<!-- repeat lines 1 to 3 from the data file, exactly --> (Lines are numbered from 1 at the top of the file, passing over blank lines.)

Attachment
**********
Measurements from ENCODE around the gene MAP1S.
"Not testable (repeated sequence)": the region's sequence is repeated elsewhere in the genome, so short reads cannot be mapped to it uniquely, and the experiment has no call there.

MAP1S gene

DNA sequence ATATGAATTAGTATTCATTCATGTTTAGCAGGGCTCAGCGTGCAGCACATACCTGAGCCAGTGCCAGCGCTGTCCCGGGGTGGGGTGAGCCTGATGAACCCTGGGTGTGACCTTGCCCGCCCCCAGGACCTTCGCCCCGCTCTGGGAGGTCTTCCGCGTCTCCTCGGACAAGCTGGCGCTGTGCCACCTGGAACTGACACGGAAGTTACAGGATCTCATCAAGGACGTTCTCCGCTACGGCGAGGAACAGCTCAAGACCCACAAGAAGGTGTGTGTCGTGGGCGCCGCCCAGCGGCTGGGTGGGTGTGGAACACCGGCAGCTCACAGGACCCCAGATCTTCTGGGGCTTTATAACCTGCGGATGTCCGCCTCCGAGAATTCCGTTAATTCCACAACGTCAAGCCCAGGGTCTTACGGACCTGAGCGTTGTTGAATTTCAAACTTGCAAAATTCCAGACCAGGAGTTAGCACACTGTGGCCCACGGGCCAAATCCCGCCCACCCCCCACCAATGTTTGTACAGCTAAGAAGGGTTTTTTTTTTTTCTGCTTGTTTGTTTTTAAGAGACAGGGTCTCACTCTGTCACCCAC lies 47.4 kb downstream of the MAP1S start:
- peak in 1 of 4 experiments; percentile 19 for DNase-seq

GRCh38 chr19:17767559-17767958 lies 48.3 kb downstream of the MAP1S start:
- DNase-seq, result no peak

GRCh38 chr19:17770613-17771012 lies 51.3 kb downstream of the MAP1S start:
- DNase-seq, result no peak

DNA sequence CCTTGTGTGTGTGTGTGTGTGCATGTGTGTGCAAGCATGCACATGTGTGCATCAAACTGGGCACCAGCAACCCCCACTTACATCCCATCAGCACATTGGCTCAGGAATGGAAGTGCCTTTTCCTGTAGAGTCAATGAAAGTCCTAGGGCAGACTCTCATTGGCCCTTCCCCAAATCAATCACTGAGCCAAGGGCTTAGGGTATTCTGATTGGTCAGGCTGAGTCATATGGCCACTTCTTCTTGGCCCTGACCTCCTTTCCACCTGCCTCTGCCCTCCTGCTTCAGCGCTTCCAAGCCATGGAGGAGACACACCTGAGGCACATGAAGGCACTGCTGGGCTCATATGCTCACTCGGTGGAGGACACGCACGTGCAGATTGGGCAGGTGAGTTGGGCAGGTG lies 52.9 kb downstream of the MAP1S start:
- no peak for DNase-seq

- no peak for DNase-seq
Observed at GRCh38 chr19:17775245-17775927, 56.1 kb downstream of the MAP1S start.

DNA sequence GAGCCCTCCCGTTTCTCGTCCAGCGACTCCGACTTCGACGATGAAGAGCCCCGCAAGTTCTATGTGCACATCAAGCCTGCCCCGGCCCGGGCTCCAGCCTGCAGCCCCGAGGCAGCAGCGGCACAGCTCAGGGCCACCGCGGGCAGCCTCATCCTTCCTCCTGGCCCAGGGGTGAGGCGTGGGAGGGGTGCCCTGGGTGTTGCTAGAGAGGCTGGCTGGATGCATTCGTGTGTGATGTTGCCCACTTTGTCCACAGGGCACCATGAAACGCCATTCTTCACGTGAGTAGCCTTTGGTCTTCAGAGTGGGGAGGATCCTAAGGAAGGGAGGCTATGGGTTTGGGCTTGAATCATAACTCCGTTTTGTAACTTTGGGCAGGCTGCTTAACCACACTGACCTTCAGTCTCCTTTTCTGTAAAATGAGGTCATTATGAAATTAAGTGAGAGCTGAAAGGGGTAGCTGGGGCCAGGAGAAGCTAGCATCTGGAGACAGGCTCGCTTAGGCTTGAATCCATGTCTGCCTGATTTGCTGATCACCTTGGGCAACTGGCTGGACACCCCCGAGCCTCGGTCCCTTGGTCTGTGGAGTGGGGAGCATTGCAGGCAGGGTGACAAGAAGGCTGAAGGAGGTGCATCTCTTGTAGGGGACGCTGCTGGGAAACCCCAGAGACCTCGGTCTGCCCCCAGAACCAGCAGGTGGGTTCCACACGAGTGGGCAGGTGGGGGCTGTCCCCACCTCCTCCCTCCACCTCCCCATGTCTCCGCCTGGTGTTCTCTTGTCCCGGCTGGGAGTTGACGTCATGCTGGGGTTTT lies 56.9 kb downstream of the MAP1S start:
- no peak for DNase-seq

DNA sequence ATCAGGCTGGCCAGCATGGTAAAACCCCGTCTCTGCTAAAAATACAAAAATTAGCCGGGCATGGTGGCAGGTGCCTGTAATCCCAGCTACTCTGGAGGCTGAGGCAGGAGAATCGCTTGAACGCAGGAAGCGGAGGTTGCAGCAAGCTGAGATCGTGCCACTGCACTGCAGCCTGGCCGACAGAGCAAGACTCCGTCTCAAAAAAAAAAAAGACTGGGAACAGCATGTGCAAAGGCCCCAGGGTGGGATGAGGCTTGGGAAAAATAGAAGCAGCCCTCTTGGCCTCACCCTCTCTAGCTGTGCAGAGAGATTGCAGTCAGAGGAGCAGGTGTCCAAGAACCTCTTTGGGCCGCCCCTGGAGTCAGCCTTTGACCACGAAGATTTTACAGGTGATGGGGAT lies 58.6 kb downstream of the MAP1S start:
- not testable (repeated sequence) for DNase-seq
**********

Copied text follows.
Measurements from ENCODE around the gene MAP1S.
"Not testable (repeated sequence)": the region's sequence is repeated elsewhere in the genome, so short reads cannot be mapped to it uniquely, and the experiment has no call there.

MAP1S gene